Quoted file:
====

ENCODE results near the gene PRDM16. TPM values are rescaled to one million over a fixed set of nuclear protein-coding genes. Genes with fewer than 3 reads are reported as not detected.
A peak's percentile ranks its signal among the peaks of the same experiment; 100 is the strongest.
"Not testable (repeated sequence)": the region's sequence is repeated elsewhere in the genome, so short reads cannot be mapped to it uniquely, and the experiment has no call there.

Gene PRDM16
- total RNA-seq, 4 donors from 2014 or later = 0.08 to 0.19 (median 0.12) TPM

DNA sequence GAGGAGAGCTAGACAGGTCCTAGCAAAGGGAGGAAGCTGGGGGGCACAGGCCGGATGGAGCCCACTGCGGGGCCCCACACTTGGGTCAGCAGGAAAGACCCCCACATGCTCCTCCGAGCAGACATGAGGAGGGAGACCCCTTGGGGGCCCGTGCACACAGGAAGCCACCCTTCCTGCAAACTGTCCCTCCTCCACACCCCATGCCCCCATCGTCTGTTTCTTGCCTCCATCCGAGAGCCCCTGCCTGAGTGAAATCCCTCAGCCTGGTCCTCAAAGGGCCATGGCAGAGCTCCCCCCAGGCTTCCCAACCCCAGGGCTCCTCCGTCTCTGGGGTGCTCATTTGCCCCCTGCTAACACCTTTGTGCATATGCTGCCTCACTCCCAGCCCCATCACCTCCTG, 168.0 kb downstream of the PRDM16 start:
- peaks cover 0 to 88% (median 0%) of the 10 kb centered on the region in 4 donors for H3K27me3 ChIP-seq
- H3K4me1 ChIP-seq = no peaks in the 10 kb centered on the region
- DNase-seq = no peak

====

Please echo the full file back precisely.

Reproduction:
ENCODE results near the gene PRDM16. TPM values are rescaled to one million over a fixed set of nuclear protein-coding genes. Genes with fewer than 3 reads are reported as not detected.
A peak's percentile ranks its signal among the peaks of the same experiment; 100 is the strongest.
"Not testable (repeated sequence)": the region's sequence is repeated elsewhere in the genome, so short reads cannot be mapped to it uniquely, and the experiment has no call there.

Gene PRDM16
- total RNA-seq, 4 donors from 2014 or later = 0.08 to 0.19 (median 0.12) TPM

DNA sequence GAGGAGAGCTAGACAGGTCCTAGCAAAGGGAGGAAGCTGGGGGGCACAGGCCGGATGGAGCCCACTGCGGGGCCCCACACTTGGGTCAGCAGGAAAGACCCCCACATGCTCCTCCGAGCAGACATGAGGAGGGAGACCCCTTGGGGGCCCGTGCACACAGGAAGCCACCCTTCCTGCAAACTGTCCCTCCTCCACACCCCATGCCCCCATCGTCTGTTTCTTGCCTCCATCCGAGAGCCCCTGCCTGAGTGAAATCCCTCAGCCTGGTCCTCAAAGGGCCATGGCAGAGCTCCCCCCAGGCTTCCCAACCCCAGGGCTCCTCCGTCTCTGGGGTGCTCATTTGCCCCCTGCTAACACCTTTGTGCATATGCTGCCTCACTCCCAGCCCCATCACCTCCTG, 168.0 kb downstream of the PRDM16 start:
- peaks cover 0 to 88% (median 0%) of the 10 kb centered on the region in 4 donors for H3K27me3 ChIP-seq
- H3K4me1 ChIP-seq = no peaks in the 10 kb centered on the region
- DNase-seq = no peak